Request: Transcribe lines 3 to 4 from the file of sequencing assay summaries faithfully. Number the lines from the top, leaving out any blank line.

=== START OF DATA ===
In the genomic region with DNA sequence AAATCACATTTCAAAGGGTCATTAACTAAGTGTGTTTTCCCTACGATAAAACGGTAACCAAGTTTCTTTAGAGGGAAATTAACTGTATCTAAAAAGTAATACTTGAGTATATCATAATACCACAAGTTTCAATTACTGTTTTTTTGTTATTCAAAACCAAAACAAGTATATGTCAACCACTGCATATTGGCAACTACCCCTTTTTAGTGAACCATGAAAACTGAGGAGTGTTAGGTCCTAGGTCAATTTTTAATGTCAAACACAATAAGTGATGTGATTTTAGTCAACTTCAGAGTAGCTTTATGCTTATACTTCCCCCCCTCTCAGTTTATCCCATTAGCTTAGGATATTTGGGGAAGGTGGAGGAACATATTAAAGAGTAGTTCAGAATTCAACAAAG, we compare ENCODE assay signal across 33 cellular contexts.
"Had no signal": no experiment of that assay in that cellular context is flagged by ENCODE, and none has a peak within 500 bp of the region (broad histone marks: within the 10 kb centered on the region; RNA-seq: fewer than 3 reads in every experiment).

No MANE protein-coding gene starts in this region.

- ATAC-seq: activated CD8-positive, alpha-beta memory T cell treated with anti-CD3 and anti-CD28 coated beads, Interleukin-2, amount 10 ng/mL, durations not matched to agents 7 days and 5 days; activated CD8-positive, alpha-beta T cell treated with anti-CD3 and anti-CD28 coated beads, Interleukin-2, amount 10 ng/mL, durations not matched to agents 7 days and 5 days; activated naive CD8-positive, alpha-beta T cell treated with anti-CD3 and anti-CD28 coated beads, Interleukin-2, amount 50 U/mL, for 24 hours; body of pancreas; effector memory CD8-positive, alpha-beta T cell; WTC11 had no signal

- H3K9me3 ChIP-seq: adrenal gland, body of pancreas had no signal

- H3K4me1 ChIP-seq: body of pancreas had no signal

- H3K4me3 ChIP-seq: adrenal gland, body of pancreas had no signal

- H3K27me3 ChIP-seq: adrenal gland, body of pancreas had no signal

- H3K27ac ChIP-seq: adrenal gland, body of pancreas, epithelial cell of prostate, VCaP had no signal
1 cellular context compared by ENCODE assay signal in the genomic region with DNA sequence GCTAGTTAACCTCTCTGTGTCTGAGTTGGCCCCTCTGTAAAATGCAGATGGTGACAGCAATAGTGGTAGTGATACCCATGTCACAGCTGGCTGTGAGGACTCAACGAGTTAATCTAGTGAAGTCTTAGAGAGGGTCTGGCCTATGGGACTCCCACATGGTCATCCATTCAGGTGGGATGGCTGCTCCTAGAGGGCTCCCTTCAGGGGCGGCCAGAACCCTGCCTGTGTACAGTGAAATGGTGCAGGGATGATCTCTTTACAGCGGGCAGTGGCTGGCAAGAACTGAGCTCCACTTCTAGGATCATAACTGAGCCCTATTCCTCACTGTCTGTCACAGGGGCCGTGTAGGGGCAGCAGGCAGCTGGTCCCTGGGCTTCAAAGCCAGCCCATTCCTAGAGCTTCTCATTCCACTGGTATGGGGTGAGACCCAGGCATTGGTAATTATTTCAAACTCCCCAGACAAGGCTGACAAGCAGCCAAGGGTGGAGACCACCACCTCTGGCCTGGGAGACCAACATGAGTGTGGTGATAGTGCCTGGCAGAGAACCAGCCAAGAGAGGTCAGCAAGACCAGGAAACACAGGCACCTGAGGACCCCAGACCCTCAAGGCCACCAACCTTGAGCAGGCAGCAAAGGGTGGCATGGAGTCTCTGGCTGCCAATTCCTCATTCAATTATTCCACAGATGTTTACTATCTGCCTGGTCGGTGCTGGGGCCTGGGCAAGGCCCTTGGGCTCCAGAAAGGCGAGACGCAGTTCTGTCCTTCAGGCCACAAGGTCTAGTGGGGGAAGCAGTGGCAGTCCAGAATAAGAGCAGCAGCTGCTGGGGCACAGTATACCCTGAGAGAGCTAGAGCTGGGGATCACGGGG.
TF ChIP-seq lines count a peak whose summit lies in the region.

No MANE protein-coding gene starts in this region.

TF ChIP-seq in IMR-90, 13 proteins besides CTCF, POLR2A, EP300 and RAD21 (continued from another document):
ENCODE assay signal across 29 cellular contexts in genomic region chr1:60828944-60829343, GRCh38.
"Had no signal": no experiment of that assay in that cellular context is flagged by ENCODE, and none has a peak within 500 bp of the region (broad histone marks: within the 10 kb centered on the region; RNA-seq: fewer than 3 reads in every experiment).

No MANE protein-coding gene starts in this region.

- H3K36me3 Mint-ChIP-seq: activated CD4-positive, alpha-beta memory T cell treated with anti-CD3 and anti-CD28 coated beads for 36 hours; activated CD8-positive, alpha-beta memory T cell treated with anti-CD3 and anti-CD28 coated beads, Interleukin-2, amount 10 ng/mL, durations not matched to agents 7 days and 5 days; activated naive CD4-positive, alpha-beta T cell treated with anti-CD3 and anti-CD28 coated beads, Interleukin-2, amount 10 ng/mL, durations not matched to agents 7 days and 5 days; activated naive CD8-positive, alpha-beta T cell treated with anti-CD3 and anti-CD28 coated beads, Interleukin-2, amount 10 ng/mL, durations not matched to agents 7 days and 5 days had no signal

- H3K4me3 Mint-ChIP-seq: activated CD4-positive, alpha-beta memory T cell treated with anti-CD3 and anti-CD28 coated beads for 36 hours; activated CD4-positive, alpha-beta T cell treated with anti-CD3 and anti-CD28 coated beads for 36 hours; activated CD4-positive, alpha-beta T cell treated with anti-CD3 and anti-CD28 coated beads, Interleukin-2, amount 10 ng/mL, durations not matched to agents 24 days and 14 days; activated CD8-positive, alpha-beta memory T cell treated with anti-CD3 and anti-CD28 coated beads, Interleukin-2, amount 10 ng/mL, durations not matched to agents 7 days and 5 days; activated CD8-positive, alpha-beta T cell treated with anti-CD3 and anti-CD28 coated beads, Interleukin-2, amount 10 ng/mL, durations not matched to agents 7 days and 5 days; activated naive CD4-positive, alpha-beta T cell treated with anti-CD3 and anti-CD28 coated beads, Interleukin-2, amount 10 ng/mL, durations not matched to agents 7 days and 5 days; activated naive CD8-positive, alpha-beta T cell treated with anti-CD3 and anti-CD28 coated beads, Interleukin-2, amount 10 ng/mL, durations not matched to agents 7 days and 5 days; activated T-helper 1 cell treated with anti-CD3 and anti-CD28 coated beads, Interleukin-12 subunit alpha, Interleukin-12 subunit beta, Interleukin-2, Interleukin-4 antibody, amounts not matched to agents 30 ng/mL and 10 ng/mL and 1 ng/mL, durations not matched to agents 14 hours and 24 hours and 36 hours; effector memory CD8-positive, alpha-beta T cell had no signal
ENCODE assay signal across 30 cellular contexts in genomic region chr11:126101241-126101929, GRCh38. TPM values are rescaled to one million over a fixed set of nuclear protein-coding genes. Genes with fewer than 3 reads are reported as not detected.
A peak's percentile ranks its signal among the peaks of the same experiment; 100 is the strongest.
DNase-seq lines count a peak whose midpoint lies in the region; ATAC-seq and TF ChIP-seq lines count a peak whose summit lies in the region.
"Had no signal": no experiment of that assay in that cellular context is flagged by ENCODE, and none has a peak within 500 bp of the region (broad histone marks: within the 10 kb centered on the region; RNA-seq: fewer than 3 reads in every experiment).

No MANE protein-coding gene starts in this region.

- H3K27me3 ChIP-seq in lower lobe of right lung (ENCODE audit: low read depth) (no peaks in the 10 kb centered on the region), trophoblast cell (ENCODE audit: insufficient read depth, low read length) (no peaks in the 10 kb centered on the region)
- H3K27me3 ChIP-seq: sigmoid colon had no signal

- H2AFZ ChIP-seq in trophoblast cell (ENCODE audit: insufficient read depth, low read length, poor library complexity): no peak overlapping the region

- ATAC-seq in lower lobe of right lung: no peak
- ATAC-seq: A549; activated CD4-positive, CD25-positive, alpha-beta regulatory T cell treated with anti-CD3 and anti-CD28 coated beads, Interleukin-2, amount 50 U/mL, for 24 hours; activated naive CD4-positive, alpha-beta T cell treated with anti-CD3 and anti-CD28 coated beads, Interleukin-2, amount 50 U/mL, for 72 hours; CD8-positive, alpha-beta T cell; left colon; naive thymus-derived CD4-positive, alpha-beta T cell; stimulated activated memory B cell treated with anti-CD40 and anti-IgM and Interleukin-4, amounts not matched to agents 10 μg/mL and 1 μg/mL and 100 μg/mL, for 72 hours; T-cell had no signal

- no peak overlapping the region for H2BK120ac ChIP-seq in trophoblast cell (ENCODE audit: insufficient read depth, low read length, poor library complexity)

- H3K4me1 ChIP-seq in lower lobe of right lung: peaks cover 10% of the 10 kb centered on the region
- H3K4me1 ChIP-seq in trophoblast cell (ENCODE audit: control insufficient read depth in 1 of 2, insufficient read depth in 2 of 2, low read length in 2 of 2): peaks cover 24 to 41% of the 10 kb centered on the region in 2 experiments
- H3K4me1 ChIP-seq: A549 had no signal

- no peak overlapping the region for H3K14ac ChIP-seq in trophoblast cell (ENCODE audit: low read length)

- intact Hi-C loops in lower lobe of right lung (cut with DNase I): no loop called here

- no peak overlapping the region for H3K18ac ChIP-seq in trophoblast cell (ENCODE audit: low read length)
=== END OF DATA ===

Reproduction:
No MANE protein-coding gene starts in this region.

- ATAC-seq: activated CD8-positive, alpha-beta memory T cell treated with anti-CD3 and anti-CD28 coated beads, Interleukin-2, amount 10 ng/mL, durations not matched to agents 7 days and 5 days; activated CD8-positive, alpha-beta T cell treated with anti-CD3 and anti-CD28 coated beads, Interleukin-2, amount 10 ng/mL, durations not matched to agents 7 days and 5 days; activated naive CD8-positive, alpha-beta T cell treated with anti-CD3 and anti-CD28 coated beads, Interleukin-2, amount 50 U/mL, for 24 hours; body of pancreas; effector memory CD8-positive, alpha-beta T cell; WTC11 had no signal